Monday, December 14, 2009

Pep Talk to a Math Teacher

A math teacher was concerned that polyhedra might not be relevant, as a mathematical topic, for elementary, middle and/or high school students. Here's an excerpt from my reply, promoting the Bucky stuff in particular (a focus of the Synergeo e-list this comes from):

Maybe don't start with the Greek idea of polyhedra.

Recognize that we're talking about space in general, i.e. the right brain, i.e. the visual imagination, as well as one's spatial abilities with tools, such as airplanes. Any four non-coplanar points define a tetrahedron or more generally, any four events. In this sense, they're inescapable.

Thinking coherently about volume, space, the relationships therein, involves thinking about the planet, stars, great circles. It also includes thinking about micro structures unseen by the naked eye. Not just crystal lattices but molecules of all kinds, viruses etc.

In building up spatial fluency, we have this backbone construct called the concentric hierarchy that's like a Swiss army knife of geometric relationships. You can anchor discussions about duals, relative volume, power law, space-filling, left and right handed, honeycombs, angle vs. frequency, and so forth. In other words, if a science teacher can simply take for granted that all these students have already internalized the concentric hierarchy, jitterbug included, then said teacher knows she or he doesn't have to start from scratch when explaining some architecture or chemistry.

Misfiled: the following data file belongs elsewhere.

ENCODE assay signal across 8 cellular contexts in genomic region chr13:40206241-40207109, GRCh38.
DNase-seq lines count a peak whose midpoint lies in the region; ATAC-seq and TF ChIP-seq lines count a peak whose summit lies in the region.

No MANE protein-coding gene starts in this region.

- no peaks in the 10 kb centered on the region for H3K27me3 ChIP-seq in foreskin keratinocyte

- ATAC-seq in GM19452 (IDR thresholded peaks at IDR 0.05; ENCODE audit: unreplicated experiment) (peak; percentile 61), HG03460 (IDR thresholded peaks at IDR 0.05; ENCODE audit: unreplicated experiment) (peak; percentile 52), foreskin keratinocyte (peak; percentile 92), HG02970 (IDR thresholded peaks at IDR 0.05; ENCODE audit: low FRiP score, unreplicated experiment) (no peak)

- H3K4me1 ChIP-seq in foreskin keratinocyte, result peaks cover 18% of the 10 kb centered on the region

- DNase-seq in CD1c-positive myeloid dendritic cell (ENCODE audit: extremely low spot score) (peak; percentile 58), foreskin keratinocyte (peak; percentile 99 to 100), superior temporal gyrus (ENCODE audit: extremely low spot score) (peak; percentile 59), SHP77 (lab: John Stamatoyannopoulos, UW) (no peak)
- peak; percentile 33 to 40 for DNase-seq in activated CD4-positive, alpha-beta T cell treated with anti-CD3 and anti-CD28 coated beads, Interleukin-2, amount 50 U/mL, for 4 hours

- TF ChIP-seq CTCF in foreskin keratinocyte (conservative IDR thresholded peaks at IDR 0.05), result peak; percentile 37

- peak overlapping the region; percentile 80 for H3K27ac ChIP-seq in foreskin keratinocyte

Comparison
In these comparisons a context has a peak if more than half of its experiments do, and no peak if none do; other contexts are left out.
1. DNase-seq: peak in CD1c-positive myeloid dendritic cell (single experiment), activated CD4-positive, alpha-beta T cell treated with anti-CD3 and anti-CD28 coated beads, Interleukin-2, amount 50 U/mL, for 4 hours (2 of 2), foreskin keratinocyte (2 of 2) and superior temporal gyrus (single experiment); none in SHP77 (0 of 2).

This blog post might help as well:

Remember, it's not just any approach to polyhedra that you're promoting, but one that's supremely memorable, dense with information, and centered around the volume tables here:

In today's environment, I think a selling feature would be that these students would join a tiny elite receiving information in this form. The link to Bucky could be explicit. They'd know about the map too, and about how they're privileged in knowing one of our great minds wanted us to focus on the electrical grids, how they're joining together and spanning the globe. A really cogent curriculum would be generous with such global data, but of course such data isn't that easy to come by, even on the Web. We're not in the habit of doing serious place-based education to begin with. You'd think Google would be into it. I should apply as their electric grid specialist and chief curriculum writer eh? They do hire curriculum writers I've noticed.

World Views
:: global studies class, Portland ::